Looking at 11 Times Square (R) under construction from the New York Times building.
NEW YORK—Eleven Times Square is on target to create a “heartstop” between 41st and 42nd Streets, says architect Dan Kaplan, senior partner at FXFowle. The building spans two distinct environments—from the glitz of 42nd Street to the executive grandeur of 41st Street.
Kaplan designed the 40-story building to be about space and light for tenants, a glassy tower that is “solar responsive,” he said. A concrete core inside the building allows for pillar-free corners and floor-to-ceiling windows. From the core there is a 45-foot open space to the windows. Seven unobstructed corner offices adorn each floor.
“The whole form is really unusual, it really celebrates corners,” Kaplan said. The tower will include over one million square feet of Class-A commercial office space and 55,000-square-feet of retail space on three levels. The joint owners, SPJ and Prudential, expect a LEED Gold certification from the U.S. Green Building Council.
The set-back design allows for six large terraces, adding usable outdoor space that will be planted out. The roof, free of mechanical equipment, has a wind wall and huge views.
A unique method of construction was used for the building, resulting in it being ahead of schedule throughout—a rarity in the construction industry. The concrete was put up before the steel, the opposite of usual practice.
Contractors Plaza Construction worked with unions to create extra safety measures for the new way of working. The method also saved the developer $20 million, according to Simon Wasserberger, a CB Ellis salesperson whose job it is to tenant the building. An anchor tenant is yet to be signed. “We have a lot of conversations but, you know, it’s rough out there,” Wasserberger said.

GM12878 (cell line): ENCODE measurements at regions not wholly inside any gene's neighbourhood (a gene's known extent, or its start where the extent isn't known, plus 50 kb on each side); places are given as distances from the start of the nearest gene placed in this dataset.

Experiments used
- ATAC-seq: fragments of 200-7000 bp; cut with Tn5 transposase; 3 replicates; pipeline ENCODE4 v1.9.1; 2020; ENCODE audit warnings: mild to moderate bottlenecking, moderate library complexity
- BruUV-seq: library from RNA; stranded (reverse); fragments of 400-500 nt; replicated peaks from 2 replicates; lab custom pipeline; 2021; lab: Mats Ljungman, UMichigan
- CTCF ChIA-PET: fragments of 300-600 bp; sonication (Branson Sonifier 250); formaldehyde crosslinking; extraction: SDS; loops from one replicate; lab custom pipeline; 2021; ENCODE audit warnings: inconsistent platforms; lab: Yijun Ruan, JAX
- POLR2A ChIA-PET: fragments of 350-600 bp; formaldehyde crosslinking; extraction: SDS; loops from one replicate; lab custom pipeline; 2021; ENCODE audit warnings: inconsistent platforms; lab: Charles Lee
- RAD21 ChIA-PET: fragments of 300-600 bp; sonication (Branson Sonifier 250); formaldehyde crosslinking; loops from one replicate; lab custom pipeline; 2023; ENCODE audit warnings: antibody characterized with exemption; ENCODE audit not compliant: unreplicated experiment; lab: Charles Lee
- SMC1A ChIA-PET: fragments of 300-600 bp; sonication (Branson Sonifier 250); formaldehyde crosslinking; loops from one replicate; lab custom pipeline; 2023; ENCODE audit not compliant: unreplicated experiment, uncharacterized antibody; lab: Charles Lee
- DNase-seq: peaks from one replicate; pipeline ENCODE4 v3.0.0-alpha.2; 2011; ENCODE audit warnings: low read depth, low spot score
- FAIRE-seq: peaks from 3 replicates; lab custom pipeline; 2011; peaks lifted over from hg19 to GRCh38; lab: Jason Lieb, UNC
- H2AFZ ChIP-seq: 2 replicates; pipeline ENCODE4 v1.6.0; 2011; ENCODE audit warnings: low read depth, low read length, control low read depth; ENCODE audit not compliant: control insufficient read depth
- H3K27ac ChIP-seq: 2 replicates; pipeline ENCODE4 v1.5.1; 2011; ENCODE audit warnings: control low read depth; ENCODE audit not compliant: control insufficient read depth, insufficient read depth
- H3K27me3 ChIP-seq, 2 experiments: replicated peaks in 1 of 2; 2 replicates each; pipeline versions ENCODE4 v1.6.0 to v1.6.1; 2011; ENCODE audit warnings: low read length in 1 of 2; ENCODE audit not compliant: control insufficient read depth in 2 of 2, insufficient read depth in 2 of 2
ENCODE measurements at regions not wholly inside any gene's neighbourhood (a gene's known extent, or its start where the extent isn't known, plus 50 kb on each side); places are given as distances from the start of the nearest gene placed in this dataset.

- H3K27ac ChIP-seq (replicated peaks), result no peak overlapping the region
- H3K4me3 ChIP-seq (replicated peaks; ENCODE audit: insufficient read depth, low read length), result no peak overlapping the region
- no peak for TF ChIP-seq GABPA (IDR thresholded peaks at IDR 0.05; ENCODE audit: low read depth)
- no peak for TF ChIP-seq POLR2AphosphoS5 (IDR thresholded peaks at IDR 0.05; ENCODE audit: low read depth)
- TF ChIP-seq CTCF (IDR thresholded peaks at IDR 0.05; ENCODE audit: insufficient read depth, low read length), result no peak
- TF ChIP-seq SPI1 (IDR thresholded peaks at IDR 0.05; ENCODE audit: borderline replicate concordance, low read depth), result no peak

The concrete core idea was explored post-9/11 when safety became a paramount design concern. Now, Kaplan said, the concept has opened up one of the choices a developer/design team has.
“The concrete core is the superior way to do it,” he said. “My suspicion is that this will become a real option. I don’t know if it will become a new standard, but I think this will be seen in a lot of high rises.”
The forces on a tall building come from the side and the concrete core acts as a spine, a stiffening agent, Kaplan said. A diagonal lattice will be added to the exterior for extra strength.
Solar Responsiveness and the Cant
Eleven Times Square is bipolar in its solar features. The sunny south side is more reflective and has projecting solar shades—eliminating problems with glare and too much light. The north side cants out, giving it a more dramatic look as well as having more transparent glass.
“Exterior solar control devices have a lot of technical challenges and construction issues but will increasingly become a standard,” Kaplan said.
The cant also gives an extra 300 square feet for each subsequent higher floor. The base of the building squeezes in, allowing openness for pedestrians. Kaplan said the squeeze also helps create a “gateway” to Times Square with the nearby Westin Hotel.
“Urbanistically there is a very clear scale of 120-foot-high buildings in the area,” said Kaplan. Protecting the many historic low-rise theatres on Avenues 7 and 8 was important to the design team.
The tower is the most recent expansion of the 1980′s masterplan for the area. The Reuters building, 4 Times Square, the New York Times building all preceded 11 Times Square. Hudson Yards will be next, Kaplan said.
Tenant possession is expected in November this year.
By Charlotte Cuthbertson
Apr 22, 2009